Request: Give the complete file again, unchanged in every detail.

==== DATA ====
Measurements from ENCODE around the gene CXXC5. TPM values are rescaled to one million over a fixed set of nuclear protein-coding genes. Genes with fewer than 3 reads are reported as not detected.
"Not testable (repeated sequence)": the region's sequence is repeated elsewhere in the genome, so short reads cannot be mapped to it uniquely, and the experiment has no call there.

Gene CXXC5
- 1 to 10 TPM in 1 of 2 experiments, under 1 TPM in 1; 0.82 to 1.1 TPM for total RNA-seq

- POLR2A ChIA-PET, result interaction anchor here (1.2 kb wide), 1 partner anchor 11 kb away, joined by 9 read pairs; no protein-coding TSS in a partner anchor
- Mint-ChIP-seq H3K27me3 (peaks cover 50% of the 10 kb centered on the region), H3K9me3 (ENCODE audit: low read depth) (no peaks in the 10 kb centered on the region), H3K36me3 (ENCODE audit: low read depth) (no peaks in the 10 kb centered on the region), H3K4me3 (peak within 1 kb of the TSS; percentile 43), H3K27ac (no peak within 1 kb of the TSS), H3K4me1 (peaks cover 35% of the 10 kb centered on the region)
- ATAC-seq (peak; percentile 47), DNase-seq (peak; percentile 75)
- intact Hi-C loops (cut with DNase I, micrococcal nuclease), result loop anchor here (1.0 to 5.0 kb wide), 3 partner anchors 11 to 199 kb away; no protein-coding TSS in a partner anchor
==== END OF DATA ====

Measurements from ENCODE around the gene CXXC5. TPM values are rescaled to one million over a fixed set of nuclear protein-coding genes. Genes with fewer than 3 reads are reported as not detected.
"Not testable (repeated sequence)": the region's sequence is repeated elsewhere in the genome, so short reads cannot be mapped to it uniquely, and the experiment has no call there.

Gene CXXC5
- 1 to 10 TPM in 1 of 2 experiments, under 1 TPM in 1; 0.82 to 1.1 TPM for total RNA-seq

- POLR2A ChIA-PET, result interaction anchor here (1.2 kb wide), 1 partner anchor 11 kb away, joined by 9 read pairs; no protein-coding TSS in a partner anchor
- Mint-ChIP-seq H3K27me3 (peaks cover 50% of the 10 kb centered on the region), H3K9me3 (ENCODE audit: low read depth) (no peaks in the 10 kb centered on the region), H3K36me3 (ENCODE audit: low read depth) (no peaks in the 10 kb centered on the region), H3K4me3 (peak within 1 kb of the TSS; percentile 43), H3K27ac (no peak within 1 kb of the TSS), H3K4me1 (peaks cover 35% of the 10 kb centered on the region)
- ATAC-seq (peak; percentile 47), DNase-seq (peak; percentile 75)
- intact Hi-C loops (cut with DNase I, micrococcal nuclease), result loop anchor here (1.0 to 5.0 kb wide), 3 partner anchors 11 to 199 kb away; no protein-coding TSS in a partner anchor